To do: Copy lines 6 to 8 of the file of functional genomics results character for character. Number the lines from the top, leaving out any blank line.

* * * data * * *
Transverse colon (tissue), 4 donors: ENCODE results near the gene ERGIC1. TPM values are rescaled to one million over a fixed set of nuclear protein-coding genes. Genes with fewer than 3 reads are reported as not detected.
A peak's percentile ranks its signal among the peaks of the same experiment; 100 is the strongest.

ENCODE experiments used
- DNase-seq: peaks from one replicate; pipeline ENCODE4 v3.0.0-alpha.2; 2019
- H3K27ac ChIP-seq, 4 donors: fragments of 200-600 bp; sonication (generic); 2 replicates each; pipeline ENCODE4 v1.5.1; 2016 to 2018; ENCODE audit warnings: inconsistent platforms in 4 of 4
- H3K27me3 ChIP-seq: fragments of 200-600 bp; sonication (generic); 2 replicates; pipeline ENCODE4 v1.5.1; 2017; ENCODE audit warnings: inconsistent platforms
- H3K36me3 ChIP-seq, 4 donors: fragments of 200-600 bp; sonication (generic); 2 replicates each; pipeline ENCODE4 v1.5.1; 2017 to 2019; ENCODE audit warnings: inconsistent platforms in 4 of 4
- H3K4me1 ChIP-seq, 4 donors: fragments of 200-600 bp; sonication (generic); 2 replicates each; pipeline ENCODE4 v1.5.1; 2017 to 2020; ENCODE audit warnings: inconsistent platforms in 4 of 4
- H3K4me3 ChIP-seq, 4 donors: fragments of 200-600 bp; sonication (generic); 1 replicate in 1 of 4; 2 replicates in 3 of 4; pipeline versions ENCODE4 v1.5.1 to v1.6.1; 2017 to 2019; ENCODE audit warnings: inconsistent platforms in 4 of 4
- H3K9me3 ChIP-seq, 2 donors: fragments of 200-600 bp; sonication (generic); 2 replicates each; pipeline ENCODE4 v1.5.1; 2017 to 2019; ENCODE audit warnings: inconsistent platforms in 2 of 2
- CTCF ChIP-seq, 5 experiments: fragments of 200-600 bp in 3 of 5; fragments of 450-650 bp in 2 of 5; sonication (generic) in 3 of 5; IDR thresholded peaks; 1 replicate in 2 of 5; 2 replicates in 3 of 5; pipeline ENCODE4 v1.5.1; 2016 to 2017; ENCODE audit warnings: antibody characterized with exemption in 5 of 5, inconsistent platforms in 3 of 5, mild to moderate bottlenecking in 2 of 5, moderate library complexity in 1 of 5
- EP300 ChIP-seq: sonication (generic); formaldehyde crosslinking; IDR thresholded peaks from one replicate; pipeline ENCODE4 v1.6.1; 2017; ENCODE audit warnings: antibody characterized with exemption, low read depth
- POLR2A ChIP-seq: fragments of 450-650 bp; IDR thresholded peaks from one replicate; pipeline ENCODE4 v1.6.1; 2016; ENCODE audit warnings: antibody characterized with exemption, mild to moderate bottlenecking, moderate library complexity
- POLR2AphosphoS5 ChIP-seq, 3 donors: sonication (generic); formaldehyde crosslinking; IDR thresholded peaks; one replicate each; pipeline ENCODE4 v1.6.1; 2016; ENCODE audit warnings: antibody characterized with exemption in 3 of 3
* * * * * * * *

- H3K27me3 ChIP-seq: fragments of 200-600 bp; sonication (generic); 2 replicates; pipeline ENCODE4 v1.5.1; 2017; ENCODE audit warnings: inconsistent platforms
- H3K36me3 ChIP-seq, 4 donors: fragments of 200-600 bp; sonication (generic); 2 replicates each; pipeline ENCODE4 v1.5.1; 2017 to 2019; ENCODE audit warnings: inconsistent platforms in 4 of 4
- H3K4me1 ChIP-seq, 4 donors: fragments of 200-600 bp; sonication (generic); 2 replicates each; pipeline ENCODE4 v1.5.1; 2017 to 2020; ENCODE audit warnings: inconsistent platforms in 4 of 4